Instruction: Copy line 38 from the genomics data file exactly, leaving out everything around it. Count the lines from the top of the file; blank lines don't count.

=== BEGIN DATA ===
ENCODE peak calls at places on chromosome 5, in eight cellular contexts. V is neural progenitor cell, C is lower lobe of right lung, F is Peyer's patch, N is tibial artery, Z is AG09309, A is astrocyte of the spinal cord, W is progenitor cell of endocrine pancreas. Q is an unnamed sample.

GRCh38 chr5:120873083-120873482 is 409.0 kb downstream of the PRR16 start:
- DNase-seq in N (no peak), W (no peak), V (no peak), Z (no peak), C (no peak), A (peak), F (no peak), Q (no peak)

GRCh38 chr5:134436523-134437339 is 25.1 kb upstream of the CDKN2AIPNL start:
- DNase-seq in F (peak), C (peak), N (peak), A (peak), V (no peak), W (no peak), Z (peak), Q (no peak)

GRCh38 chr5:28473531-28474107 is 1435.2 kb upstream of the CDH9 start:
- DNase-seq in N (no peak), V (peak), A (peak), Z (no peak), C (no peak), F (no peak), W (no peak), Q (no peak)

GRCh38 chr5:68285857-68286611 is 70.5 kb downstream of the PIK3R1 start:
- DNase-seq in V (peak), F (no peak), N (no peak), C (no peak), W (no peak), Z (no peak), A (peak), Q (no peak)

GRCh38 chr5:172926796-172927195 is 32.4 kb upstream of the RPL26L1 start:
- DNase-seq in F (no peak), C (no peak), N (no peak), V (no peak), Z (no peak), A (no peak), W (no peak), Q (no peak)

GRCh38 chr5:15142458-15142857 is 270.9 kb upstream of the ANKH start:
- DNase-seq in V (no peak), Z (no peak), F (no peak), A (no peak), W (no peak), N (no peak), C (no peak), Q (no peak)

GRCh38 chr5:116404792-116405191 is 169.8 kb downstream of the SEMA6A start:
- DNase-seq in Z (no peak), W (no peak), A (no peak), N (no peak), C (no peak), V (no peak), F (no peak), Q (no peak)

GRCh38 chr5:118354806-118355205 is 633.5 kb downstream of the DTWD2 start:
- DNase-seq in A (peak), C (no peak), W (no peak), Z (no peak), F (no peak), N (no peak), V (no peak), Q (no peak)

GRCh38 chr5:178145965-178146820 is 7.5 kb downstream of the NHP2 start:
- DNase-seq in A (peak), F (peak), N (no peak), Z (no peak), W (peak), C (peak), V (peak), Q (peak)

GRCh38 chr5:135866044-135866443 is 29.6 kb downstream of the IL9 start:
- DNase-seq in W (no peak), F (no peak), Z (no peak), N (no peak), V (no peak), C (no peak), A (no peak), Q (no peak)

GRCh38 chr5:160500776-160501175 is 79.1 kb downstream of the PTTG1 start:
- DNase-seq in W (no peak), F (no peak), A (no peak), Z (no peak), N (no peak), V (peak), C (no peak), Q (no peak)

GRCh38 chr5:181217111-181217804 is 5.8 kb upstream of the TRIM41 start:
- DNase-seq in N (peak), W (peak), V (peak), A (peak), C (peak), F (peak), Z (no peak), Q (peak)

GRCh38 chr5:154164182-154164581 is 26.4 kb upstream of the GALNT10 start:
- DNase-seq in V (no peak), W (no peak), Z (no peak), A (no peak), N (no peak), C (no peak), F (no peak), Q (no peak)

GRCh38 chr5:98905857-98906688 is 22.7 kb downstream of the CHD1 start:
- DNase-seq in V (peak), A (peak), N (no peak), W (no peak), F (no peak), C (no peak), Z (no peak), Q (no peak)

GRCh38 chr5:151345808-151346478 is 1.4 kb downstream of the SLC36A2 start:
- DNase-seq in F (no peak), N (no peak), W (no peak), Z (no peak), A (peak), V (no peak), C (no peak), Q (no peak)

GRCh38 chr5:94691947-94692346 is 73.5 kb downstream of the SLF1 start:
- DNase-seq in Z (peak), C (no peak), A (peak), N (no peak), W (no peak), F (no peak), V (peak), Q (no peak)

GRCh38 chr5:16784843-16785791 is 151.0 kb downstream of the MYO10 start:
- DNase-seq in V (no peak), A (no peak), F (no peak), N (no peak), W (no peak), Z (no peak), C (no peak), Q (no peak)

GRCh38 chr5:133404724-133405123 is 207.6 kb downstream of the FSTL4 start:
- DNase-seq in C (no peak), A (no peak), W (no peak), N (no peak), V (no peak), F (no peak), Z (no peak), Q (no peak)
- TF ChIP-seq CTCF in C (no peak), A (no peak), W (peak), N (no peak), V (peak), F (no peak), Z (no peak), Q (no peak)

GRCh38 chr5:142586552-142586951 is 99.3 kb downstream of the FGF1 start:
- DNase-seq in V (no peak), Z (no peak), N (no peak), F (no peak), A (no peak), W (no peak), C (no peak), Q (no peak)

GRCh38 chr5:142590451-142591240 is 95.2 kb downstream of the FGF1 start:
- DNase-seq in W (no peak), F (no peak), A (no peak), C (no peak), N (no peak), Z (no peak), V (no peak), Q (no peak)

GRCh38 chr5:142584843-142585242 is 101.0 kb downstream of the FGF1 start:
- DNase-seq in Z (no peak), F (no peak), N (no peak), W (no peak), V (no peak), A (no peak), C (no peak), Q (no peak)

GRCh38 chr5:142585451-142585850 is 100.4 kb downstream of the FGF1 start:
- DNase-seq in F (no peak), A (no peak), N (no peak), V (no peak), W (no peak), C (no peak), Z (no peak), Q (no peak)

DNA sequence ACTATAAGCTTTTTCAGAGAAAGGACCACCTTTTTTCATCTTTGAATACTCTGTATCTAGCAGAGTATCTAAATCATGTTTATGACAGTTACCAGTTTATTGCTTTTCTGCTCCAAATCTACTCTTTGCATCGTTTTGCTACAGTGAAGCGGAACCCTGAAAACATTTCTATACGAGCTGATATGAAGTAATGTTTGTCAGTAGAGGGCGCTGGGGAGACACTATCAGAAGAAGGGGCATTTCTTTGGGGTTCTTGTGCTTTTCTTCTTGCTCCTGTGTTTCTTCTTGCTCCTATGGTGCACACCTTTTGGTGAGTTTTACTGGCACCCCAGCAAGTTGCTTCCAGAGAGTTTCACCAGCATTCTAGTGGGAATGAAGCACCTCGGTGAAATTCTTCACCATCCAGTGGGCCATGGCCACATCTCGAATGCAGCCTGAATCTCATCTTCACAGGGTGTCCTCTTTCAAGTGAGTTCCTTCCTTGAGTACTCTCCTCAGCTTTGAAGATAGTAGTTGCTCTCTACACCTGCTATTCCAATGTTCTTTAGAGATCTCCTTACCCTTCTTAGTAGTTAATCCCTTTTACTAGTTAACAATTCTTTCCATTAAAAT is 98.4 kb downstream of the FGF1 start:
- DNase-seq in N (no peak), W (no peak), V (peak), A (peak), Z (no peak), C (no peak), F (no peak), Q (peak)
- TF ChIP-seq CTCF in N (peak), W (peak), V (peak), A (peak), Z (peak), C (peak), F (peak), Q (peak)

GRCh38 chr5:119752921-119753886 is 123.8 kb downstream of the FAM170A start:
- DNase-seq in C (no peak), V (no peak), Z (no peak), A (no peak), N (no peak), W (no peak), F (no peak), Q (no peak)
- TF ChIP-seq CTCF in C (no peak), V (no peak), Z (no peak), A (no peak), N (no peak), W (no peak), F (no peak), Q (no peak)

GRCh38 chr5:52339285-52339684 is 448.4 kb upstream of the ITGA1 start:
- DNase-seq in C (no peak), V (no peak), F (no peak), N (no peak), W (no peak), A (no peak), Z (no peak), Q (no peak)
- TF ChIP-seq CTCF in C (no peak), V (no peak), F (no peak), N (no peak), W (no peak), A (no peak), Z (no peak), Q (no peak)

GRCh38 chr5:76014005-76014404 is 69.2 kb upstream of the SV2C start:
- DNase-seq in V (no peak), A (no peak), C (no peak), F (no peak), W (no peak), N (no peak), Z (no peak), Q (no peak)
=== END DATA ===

- TF ChIP-seq CTCF in C (no peak), A (no peak), W (peak), N (no peak), V (peak), F (no peak), Z (no peak), Q (no peak)